Joseph P. Kalt: The Practical Issues of Business Development - Some Things to Consider: Legal Structure
Kalt, Joseph P. "The Practical Issues of Business Development - Some Things to Consider: Legal Structure." Building and Sustaining Tribal Enterprises seminar. Native Nations Institute for Leadership, Management, and Policy, Udall Center for Studies in Public Policy, University of Arizona. Tucson, Arizona. March 29, 2007. Presentation.
"They've asked me to just say a few words here to kick off this session and talk about the kinds of entities and structures that we're seeing used out there and that are working or not working in Indian Country. And I guess it's our gig at the Harvard Project and at NNI is to try to focus on what's working, but we often start with what's not working. And I want to describe two -- I won't even name the two tribes I'm about to say something about -- but it's sort of a lesson in what not to do. And here's the way they're going about economic development and development of tribal enterprises. They have an economic development committee. The economic development committee is just appointed, it's unpaid, appointed by the tribal council, has its roots in the old U.S. Department of Commerce Economic Development Administration grants. They ran out of the grant money, but they sort of kept the committee and the committee's job is to, number one, go out and find us some businesses to invest in. Number two, bring those investors to us, the tribal council, and sort of vet them and tell us whether we should invest in them. And this sort of strategy, and then the end result if they're successful, in one case one tribe actually has three enterprises, all of which are losing money rapidly and the tribe is trying to get out of [them]. If they're successful, this economic development committee, in finding a business, as if you're sort of, I don't know, looking for a four-leaf clover or something. If you're successful what happens is the tribal council basically buys a business, owns it, as if they were buying pencils for the office. It has no separate legal structure, it's just a tribal enterprise and the tribal council will appoint -- as if it were another grants program -- an enterprise manager. And again and again and again this, which is really, you can hear the way I'm telling the story, a holdover from the old grantsmanship days where getting an enterprise was just like landing a grant. You just sort of found one and then appointed someone to be the head of the grant or head of the enterprise. And time and again across Indian Country, this has been a recipe for failure.
You see at the other extreme -- and Diane Enos came in and did it, the other extreme -- which is to build the legal structures to protect yourselves, to put in place -- I thought she said it beautifully -- it's not that you're taking politics out of these enterprises, it's that you're structuring them within a rule of law. And that's critical here. There is a huge job to be performed in the management of tribal enterprises by the tribal politicians. Someone needs to sit there and filter and make those decisions. Is this the direction we want to go? Is this the strategic step we want to take with our nation's assets? But it's not the tribal council's job to go figure out who gets the contract for the pencils in the office and I've seen...it wasn't pencils in the office, it was the printing of envelopes, bring down a tribal chairman. The guy got himself impeached over the envelope contract. That is, the day-to-day meddling in the business end. The same goes for tribal administration. So there's a critical job to be played by the tribal politicians and that is to set in place the legal structures and to make the big strategic choices. Do we want -- you hear at Salt River in a beautiful way -- do we want the interior of this reservation developed or not? Or are we going to set up a nine-mile corridor out on the edge of Scottsdale? 'Oh, that makes more sense to us.' Those are the critical strategic decisions that you want your elected officials to make. We often get associated with this phrase "˜get politics out of business.' Yes and no. Politics properly by the rules, setting the overall directions and it should properly stay out of the decision who gets the contracts to print the name "˜Salt River Sand and Gravel' on the side of this pen. So what kind of structures are we seeing out there?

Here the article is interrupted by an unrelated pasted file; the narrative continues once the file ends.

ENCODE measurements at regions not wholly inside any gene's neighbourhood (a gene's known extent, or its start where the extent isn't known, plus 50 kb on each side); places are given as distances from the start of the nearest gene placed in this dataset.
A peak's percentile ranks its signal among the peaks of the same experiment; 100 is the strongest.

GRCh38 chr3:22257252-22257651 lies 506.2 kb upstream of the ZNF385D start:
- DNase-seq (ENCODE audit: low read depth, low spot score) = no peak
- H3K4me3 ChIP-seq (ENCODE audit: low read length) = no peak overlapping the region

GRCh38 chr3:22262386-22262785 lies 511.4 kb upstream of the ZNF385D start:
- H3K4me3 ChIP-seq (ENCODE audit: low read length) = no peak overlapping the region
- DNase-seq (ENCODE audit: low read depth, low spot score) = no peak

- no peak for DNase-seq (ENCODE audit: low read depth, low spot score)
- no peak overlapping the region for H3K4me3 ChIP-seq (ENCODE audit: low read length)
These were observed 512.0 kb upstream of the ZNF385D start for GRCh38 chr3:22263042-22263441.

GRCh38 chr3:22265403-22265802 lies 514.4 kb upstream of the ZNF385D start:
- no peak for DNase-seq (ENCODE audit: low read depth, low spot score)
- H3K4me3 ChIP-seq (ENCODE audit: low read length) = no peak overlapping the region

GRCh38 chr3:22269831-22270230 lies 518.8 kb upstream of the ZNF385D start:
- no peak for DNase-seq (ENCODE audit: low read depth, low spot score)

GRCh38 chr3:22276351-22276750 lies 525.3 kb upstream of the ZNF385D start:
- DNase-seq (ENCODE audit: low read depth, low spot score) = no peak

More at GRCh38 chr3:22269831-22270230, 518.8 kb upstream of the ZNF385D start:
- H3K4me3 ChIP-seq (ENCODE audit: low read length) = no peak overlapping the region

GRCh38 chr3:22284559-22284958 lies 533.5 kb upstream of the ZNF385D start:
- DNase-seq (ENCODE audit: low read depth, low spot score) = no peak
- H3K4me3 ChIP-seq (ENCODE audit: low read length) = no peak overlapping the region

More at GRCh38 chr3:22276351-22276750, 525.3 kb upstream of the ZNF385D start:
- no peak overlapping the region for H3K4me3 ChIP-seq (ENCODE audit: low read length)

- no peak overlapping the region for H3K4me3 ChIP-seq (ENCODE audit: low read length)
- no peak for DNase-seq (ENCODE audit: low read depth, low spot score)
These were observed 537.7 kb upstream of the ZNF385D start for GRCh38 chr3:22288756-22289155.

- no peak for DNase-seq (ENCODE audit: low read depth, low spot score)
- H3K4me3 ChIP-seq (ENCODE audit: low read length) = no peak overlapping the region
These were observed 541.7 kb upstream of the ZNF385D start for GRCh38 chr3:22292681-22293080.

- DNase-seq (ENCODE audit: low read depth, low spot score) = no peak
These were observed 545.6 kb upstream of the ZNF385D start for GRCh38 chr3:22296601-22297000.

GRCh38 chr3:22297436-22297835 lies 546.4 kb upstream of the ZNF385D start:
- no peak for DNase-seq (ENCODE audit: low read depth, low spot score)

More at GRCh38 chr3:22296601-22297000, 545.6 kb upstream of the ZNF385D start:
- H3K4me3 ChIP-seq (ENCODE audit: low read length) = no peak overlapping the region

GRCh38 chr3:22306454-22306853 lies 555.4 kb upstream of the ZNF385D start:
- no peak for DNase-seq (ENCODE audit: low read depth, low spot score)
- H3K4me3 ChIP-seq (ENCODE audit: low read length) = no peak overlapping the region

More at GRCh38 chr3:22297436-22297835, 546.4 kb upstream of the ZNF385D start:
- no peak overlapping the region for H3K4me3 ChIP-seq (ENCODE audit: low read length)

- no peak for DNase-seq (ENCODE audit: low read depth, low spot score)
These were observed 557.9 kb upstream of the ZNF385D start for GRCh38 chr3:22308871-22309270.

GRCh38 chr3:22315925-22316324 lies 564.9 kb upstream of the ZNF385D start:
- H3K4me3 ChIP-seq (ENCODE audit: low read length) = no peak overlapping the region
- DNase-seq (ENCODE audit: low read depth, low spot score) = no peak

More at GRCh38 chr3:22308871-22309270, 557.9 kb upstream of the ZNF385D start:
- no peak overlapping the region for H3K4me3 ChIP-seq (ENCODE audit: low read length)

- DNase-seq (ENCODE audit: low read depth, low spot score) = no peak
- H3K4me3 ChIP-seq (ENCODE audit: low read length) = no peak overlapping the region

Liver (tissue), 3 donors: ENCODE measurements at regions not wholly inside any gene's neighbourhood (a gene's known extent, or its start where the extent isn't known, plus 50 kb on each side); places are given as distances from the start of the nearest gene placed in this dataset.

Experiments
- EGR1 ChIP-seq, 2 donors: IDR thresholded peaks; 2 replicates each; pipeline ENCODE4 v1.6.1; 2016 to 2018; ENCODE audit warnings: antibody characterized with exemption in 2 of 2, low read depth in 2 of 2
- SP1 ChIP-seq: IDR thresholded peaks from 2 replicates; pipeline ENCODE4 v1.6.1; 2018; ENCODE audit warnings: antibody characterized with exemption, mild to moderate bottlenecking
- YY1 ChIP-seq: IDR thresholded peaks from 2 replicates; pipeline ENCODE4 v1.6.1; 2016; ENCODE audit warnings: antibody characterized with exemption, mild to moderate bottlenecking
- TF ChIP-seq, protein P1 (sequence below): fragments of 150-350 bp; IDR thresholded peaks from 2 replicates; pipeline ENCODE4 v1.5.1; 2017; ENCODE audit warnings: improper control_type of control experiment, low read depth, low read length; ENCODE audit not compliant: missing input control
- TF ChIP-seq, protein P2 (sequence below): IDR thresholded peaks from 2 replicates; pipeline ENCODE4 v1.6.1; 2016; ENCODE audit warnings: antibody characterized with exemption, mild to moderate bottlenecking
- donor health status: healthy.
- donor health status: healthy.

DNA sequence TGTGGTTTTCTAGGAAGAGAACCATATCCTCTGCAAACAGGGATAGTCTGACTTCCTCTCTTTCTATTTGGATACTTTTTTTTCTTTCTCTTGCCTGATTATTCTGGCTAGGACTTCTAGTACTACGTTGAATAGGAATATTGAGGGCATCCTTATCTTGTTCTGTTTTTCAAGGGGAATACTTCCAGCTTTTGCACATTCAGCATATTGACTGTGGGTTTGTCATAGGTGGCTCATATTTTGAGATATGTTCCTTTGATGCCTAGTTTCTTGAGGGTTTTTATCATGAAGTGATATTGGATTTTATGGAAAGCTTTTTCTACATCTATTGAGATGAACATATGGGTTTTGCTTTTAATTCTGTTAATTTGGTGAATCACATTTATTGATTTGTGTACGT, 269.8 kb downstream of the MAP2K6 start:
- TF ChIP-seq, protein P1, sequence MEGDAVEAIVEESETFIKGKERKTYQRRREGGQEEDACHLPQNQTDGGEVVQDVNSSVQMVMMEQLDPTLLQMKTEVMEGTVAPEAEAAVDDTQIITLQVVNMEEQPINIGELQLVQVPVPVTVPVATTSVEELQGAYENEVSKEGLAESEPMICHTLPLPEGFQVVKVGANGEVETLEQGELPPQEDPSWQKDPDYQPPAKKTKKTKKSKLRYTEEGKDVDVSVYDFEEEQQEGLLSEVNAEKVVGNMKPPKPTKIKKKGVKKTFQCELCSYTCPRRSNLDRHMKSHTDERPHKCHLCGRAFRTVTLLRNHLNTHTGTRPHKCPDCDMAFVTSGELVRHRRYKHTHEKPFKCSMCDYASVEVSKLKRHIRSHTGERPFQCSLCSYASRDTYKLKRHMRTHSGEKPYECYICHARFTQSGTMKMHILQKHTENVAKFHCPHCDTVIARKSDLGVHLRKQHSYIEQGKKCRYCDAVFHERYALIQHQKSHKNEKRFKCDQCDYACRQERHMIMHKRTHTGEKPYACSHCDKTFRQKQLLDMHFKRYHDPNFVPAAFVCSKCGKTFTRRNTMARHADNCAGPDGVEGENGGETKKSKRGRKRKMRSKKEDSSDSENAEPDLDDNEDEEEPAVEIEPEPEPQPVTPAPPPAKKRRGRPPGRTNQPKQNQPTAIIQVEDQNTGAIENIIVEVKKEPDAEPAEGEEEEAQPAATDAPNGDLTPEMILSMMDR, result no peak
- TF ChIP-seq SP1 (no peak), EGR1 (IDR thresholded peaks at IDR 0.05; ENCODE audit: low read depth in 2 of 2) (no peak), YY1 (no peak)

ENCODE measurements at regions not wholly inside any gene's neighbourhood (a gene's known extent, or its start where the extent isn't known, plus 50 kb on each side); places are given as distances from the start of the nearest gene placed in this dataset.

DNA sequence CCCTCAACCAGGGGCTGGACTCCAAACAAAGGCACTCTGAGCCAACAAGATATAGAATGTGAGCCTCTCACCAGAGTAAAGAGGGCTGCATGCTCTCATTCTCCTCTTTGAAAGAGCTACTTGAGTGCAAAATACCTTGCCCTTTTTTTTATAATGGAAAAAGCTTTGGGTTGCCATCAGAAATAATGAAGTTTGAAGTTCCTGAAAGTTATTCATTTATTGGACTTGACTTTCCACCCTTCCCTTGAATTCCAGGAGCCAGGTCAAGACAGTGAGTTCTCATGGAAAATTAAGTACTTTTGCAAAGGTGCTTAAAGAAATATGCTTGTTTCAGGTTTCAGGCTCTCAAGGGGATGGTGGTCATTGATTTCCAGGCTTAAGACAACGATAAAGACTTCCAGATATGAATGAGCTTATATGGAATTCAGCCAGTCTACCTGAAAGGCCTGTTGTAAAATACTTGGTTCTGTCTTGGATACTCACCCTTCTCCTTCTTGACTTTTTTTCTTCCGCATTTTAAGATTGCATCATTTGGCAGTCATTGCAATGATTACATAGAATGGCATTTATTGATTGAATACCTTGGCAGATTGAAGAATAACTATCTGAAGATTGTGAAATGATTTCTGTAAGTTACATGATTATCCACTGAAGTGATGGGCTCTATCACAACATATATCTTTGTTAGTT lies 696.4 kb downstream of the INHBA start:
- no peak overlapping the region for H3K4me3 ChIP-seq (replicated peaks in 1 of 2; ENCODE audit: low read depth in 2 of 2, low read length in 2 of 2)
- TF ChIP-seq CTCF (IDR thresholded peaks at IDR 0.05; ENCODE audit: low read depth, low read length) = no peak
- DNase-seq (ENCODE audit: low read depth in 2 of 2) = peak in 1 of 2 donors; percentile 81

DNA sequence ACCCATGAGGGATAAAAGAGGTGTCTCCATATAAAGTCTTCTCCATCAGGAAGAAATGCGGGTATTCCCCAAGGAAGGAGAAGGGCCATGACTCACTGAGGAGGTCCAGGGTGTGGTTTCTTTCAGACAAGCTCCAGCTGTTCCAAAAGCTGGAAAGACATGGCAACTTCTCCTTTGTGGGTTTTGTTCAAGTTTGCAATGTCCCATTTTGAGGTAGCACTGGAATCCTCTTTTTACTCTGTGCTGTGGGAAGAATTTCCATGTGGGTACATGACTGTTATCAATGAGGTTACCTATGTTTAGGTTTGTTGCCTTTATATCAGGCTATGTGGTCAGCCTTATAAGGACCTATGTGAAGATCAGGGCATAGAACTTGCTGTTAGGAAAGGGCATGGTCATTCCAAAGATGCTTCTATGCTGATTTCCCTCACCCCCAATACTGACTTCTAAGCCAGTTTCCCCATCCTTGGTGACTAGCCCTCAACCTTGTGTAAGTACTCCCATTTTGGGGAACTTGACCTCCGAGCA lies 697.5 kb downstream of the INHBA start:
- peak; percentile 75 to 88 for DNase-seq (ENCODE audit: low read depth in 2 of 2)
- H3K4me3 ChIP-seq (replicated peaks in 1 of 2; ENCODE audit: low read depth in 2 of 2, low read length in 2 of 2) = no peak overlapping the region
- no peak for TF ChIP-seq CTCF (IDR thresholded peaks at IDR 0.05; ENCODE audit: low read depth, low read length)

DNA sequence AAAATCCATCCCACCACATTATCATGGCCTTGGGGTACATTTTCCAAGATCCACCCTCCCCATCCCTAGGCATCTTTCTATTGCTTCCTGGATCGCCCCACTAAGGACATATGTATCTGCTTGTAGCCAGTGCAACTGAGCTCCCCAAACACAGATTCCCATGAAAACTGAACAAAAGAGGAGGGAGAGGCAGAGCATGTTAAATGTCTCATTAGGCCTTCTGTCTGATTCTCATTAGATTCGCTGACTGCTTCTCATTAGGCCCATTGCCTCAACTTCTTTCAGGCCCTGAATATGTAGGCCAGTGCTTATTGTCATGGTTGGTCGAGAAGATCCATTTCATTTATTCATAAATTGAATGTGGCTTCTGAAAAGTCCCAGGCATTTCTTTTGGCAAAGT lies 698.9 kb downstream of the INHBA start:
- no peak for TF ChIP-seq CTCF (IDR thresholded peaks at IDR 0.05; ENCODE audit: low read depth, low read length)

The first structure is what I mentioned, it's a failing structure, unfortunately -- many tribes are learning -- and that's just go buy a business and run it like it's a grant. The alternatives to that, there's three main families that I'll touch on briefly here. There are three main structures that we see tribes using. One is the federally chartered corporation, Section 17 typically. These are corporations chartered by the federal government and really chartered under essentially the laws of the United States Congress. These Section 17 corporations give the tribe a legal entity chartered by the federal government. There isn't an explicit waiver of sovereign immunity and indeed these entities can be subject to suit. But, you can't get at the core tribal assets of tribal land or other assets not being held outside of that entity. In fact you can hear Diane talking a little bit about this, they're not talking these so-called Section 17 federal corporations. In other words, if that corporation owns some pickup trucks, yeah, those could be taken from you in a lawsuit over these Section 17 federally chartered corporations. But the Section 17 corporation does not let that car dealer or whoever it might be get at core tribal assets away from and outside of this entity. Why do this? It's sort of weird in an era of sovereignty and either you follow the ones that Joan and others and I do, we keep saying, 'Look tribes, run it yourself, run it yourself, run it yourself.'
Why do a Section 17 federal? Well, I was sort of surprised. We had one very interesting case out there, the Blackfeet in Montana have a corporation called Siyeh Corporation, S-I-Y-E-H, it's like the name. And it's very interesting, you ask Blackfeet, "˜Why'd you go have the feds set up your corporation?' And they said, "˜Look, to us it was an act of sovereignty and a little bit of desperation.' Many of you have heard about some of the Blackfeet Enterprises, Blackfeet Writing Instruments, the pencils and so forth that we used to get in grade school and so forth, Blackfeet National Bank. It had trouble, it had trouble finding that balance between politics that sets direction versus politics that constitutes meddling in the daily affairs. And they said, as a community, "˜Look, we're having problems with our political systems and we're a little bit unstable, but at least as a community we can agree we'd like to get these enterprises in a way that they're insulated in terms of day-to-day meddling.' And so it's very interesting. It shocked me cause I've been Mr. Pro-Sovereignty. This is a case in which a tribe said, 'As a sovereign, we're going to ask another sovereign to charter this corporation to try to give us some time to work on our own political system over here at the same time we're trying to get some enterprises going.' So it's an interesting strategy, and one that as I say it sort of shocked me because we've been so hard on this horse of charter them yourselves, set them up yourselves, etc. So there are some cases apparently where a sovereign nation, in this case the Blackfeet, might make a choice to go with a federally chartered corporation.